Amul’s expertise is being sought to make the country self-sufficient in milk and milk products
Dairy: Prime Minister Tshering Tobgay, during his official visit to Gujarat, sought Amul Dairy’s expertise to source 2,000 cows from India.
Minister of economic affairs, Norbu Wangchuk, confirmed this, saying, Bhutan needs more cows, since the agriculture ministry is making efforts to make Bhutan self sufficient in milk and milk products.
“If we look at the import figures, milk and milk products are two of the most imported food items, which puts a drain on the economy,” he said. “Government puts in a lot of effort to reduce food imports, out of which milk and milk products are our primary focus.”
Lyonpo said the government has asked Amul to see how they could assist with the supply of the cows.
“Immediately, a team from the department of livestock will come to India and examine the quality of cows to take to Bhutan,” he said. “With this, farmers need not look for cows elsewhere.”
Lyonpo said farmers would be getting these cows under the Business Opportunity Information Center (BoIC) or the agriculture program.
Lyonpo said there was an overwhelming response from the rural pockets for taking up cottage dairy farming under BoIC, a channel through which government supports small enterprises to take up agriculture activities.
“The challenge for these farmers is to get good quality cows,” he said. “We want to connect them to the experience of Amul and also latch onto the resources that Amul has.”
By Tshering Wangdi, Varanasi
The govt. though can’t claim credit for this projection; it’s mainly due to Dagachu
WB Report: The World Bank (WB) has projected Bhutan’s economic growth at 7.9 percent for the current fiscal year – higher than the government’s 6.8 percent target, and is further estimated to increase for the next few years.
The estimate comes at a time when the government has announced a number of economic reform programmes, such as the relaxation of economic development policy. The latest WB projection is higher than that of last year when the country’s gross domestic product (GDP) grew 5.5 percent.
Titled “Global Economic Prospects: Having Fiscal Space and Using It”, the report, which was released earlier this month, however does not attribute the growth to the government’s reform programmes. It says the growth will be propelled by the completion of Dagachu hydropower project.
Further, from the lowest growth rate of just two percent in 2013, Bhutan’s GDP is projected to grow from 8.4 percent next year to 8.6 percent in 2017.
The report states that the region’s smallest economies, including Bhutan, will be lifted by strengthening growth in India, which is the country’s biggest development partner.
Bhutan also has a few things to cheer about on the economic front as compared to its neighbours. The country has six percent of its population paying income tax – the highest in the SAARC region. Only about one percent of people in Bangladesh, Nepal and Pakistan pay tax.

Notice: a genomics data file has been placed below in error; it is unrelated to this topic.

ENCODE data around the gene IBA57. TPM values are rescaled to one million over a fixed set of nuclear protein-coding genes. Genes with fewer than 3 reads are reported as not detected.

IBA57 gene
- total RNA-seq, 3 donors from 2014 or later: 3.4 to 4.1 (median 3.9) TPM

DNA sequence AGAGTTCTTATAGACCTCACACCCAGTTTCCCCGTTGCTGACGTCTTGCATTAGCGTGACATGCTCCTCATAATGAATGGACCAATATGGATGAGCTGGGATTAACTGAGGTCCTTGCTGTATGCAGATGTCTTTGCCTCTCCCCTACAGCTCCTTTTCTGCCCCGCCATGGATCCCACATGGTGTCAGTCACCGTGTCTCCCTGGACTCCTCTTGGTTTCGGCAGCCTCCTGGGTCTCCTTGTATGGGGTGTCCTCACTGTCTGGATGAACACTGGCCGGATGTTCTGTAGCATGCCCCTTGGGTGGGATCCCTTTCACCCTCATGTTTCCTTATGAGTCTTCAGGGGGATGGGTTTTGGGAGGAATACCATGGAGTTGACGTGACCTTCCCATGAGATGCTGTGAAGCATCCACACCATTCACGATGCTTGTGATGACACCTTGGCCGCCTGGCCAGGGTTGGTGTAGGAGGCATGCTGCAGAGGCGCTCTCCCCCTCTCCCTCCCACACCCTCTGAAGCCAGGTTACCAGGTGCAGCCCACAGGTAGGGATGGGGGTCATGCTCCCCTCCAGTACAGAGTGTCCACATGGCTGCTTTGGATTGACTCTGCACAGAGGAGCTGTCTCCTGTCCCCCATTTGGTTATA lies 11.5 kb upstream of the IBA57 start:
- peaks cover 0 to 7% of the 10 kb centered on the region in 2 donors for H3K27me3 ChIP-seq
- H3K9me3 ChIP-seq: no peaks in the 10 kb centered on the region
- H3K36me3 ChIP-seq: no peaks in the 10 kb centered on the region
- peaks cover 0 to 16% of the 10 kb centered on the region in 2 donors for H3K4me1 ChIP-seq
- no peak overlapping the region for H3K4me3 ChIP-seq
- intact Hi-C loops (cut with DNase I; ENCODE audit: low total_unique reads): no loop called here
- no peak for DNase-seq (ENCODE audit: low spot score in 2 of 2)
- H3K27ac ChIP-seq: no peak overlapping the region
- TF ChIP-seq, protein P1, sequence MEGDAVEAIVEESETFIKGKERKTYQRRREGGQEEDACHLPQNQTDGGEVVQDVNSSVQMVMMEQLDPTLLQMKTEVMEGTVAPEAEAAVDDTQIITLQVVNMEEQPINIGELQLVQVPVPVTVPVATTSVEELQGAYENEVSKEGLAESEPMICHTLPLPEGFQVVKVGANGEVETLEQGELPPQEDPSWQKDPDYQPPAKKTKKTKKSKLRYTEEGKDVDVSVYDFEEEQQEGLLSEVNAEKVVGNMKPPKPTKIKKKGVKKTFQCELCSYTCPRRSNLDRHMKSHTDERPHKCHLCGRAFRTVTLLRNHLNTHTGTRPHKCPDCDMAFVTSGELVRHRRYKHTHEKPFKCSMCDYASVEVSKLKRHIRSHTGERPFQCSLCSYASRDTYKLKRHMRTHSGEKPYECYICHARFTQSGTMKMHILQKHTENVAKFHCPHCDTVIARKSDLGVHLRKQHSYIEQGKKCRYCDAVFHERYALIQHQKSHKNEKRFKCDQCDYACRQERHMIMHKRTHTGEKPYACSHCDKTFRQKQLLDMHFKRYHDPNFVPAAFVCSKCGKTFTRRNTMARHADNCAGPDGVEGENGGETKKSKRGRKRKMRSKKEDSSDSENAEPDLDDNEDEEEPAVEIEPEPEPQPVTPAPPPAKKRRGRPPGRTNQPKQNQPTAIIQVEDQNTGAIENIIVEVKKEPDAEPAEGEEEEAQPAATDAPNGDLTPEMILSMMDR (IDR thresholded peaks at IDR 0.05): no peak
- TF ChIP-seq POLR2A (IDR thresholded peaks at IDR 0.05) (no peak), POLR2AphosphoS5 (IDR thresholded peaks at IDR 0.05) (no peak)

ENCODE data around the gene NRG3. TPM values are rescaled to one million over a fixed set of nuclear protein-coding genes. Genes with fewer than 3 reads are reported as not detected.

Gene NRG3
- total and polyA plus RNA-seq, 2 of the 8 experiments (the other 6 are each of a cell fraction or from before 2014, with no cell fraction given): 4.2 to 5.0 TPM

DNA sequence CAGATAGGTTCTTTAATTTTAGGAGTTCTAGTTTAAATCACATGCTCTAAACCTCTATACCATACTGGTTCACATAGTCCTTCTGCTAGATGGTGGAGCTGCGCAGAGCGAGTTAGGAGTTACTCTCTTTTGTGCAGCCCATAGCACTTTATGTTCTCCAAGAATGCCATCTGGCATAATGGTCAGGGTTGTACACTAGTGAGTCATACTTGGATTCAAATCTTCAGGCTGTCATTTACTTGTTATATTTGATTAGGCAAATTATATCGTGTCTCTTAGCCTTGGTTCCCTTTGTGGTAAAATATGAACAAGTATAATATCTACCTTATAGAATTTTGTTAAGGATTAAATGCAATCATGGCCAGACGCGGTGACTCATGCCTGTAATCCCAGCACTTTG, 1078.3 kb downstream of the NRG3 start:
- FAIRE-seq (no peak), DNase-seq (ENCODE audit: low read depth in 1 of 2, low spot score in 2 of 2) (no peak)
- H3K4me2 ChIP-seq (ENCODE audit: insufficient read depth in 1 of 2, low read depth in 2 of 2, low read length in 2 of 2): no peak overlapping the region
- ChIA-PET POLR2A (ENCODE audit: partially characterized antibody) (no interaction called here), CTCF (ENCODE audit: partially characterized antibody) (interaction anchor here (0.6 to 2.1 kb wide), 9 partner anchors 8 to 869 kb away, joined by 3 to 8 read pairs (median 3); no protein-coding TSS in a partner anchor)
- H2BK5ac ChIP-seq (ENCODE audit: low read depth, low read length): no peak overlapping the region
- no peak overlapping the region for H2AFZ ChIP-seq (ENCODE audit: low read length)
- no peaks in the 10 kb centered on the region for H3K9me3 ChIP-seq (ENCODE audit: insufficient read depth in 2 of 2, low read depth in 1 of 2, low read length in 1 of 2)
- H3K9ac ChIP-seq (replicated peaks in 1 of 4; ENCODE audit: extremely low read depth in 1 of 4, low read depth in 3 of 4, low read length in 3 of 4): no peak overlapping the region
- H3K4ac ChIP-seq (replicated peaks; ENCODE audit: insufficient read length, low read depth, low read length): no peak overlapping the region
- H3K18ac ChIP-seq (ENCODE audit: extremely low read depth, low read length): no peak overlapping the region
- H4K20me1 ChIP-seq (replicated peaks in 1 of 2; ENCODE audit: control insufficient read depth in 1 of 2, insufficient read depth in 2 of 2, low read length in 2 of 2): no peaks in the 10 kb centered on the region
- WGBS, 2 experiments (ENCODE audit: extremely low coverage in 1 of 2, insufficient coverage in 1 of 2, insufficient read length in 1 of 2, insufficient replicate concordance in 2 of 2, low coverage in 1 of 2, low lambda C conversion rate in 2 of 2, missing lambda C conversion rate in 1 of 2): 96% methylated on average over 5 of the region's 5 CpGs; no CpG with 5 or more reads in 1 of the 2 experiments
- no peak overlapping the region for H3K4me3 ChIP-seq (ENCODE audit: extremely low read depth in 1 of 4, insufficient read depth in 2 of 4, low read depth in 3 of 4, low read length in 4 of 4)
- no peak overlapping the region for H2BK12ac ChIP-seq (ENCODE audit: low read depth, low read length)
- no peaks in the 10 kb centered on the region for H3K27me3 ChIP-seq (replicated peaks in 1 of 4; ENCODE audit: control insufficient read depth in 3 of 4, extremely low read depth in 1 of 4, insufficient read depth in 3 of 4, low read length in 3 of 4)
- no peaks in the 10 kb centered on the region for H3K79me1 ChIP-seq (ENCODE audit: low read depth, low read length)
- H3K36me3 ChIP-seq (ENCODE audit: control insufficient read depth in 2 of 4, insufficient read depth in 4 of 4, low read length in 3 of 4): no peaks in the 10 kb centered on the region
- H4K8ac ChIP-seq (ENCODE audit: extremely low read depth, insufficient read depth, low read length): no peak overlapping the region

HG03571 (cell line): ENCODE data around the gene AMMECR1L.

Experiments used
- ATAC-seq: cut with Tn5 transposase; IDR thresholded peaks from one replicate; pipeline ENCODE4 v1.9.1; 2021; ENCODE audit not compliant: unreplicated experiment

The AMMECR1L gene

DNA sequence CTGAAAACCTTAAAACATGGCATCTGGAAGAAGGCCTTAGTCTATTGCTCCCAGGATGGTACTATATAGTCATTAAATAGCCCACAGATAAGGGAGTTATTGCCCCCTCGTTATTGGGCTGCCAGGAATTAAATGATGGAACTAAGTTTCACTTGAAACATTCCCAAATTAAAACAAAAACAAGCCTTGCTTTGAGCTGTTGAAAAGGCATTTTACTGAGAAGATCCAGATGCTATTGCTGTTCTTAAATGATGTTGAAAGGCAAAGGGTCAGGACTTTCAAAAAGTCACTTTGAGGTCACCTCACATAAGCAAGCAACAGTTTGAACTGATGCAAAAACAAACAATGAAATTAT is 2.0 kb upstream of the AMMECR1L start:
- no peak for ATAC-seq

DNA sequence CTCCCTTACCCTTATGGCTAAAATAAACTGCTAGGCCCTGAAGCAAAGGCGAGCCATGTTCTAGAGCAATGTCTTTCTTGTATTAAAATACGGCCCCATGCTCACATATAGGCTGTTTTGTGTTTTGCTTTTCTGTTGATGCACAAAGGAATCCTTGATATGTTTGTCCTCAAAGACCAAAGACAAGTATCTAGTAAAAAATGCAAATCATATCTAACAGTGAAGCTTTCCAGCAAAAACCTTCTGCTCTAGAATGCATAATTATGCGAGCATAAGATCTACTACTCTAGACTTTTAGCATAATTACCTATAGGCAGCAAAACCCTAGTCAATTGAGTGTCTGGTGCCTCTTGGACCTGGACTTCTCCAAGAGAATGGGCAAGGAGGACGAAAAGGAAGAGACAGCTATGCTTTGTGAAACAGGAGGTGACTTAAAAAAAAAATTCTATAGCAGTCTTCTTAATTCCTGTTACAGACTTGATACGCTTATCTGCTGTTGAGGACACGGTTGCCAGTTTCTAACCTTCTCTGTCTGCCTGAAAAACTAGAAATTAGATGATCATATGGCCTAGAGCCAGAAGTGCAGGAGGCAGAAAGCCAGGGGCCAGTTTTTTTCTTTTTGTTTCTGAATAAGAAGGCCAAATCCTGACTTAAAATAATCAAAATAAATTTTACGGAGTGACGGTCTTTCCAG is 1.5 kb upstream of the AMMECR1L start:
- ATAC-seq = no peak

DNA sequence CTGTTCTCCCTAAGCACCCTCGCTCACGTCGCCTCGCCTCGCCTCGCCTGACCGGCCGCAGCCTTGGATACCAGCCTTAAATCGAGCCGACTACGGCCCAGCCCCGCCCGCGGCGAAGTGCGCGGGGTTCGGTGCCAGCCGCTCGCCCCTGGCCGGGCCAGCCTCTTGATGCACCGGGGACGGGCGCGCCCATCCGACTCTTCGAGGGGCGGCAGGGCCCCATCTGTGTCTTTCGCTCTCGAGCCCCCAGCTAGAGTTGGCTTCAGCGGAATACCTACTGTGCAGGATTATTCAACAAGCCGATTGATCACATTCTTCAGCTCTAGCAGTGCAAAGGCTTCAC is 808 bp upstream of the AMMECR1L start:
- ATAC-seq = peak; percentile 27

However, remittance inflow into the economy is the lowest among the SAARC countries, contributing only two percent to its GDP. In the region, Nepal is the biggest receiver of remittances, with about 29 percent of its GDP comprising remittances, followed by Bangladesh with 11 percent.
The share of tax in GDP increased from five percent in 2004 to about 9 percent in 2012, the highest in the region. The contribution of direct tax in the GDP is lowest in the Maldives, with only 1 percent.
On the other hand, Bhutan’s suffers from the biggest current account deficit by a large margin, in comparison with any of its neighbours in SAARC. The country’s current account deficit increased from 13.9 percent to 25 percent of its GDP in 2013. It decreased to 21.9 percent last year, but is projected to increase to 27.9 percent in 2017.
A current account deficit arises when a country imports more goods, services and capital than its exports.
Bhutan’s public debt ratios exceed 90 percent of GDP, which means 90 percent of the country’s economy comprises borrowings, both internal and external. “But the ratio should decline once the hydropower projects start to produce and Bhutan’s electricity exports to India increase,” the WB states.
“Deficits in India should gradually decline, as revenues improve in line with activity, and as the government rationalises subsidies and reduces its stakes in major public corporations.”
Bhutan ranks low on some of the common yardsticks of efficient tax administration.
The WB report states that factors that impinge on low revenue mobilisation include low literacy rates, large rural populations, large informal economies, and poor governance. Bhutan has increased the size of its financial sector in the past decade and has managed to boost tax ratios.
“In Bhutan, where revenues depend to a large extent on hydropower, revenue sources must be diversified for stable and increased revenue generation,” the WB report states.
Bhutan will be one of the smallest economies in the world that will experience larger growth in 2017, but India’s 7.0 percent expansion will be the fastest among the world’s 50 largest economies.
Meanwhile, the WB estimates that growth in South Asia rose to an estimated 5.5 percent in 2014 from a 10-year low of 4.9 percent in 2013.
Regional growth is projected to rise to 6.8 percent by 2017, as reforms ease supply constraints in India, political tensions subside in Pakistan, remittances remain robust in Bangladesh and Nepal, and demand for the region’s exports firms.
“Past adjustments have reduced vulnerability to financial market volatility. Risks are mainly domestic and of a political nature.”